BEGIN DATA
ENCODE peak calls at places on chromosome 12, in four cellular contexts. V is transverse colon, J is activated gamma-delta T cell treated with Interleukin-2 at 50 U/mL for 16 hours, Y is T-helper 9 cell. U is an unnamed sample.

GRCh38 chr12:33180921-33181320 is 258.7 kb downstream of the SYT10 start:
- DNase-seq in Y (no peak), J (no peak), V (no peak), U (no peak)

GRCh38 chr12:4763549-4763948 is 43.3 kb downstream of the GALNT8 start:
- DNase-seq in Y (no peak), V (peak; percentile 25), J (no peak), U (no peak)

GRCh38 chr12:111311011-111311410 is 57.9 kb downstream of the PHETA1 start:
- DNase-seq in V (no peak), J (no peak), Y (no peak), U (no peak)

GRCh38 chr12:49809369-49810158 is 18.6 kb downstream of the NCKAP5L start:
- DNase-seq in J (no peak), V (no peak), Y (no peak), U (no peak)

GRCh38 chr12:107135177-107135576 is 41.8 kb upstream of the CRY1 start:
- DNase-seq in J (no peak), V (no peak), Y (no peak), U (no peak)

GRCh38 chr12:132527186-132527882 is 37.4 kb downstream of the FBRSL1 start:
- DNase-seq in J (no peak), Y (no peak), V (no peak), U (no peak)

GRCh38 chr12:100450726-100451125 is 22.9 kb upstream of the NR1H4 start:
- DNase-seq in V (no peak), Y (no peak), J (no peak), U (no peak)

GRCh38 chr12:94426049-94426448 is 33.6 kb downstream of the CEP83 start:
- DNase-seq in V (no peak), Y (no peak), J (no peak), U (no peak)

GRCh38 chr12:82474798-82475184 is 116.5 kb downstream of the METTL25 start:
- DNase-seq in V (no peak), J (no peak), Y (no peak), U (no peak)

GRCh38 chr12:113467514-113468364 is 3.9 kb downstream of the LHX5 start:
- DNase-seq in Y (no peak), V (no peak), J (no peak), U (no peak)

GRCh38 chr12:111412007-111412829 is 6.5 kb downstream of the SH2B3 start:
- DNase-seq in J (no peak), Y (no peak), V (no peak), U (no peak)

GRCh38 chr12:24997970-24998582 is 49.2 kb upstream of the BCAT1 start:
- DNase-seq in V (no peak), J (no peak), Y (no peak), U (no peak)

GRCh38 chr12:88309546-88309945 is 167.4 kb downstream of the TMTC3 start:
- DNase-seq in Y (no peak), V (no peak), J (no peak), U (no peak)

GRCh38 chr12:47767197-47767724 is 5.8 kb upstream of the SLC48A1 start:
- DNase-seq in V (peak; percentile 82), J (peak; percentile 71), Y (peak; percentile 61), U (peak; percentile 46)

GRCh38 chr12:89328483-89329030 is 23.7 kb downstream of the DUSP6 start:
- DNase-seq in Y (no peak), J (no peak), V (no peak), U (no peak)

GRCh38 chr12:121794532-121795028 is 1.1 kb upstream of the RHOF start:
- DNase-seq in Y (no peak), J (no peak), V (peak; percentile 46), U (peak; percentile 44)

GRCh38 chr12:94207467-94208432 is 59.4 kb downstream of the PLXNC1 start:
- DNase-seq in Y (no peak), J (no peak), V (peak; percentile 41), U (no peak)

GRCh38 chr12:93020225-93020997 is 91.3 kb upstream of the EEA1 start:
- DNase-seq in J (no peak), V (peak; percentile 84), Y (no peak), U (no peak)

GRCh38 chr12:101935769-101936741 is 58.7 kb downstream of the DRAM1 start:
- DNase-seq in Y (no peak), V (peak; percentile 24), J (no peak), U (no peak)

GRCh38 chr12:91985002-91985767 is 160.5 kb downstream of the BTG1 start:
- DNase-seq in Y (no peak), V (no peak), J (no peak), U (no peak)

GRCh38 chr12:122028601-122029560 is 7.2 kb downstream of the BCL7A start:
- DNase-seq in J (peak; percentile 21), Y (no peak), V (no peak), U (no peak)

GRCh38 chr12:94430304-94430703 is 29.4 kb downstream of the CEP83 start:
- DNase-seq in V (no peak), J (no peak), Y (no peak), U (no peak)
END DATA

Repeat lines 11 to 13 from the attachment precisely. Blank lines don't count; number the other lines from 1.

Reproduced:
- DNase-seq in J (no peak), V (no peak), Y (no peak), U (no peak)

GRCh38 chr12:132527186-132527882 is 37.4 kb downstream of the FBRSL1 start:
- DNase-seq in J (no peak), Y (no peak), V (no peak), U (no peak)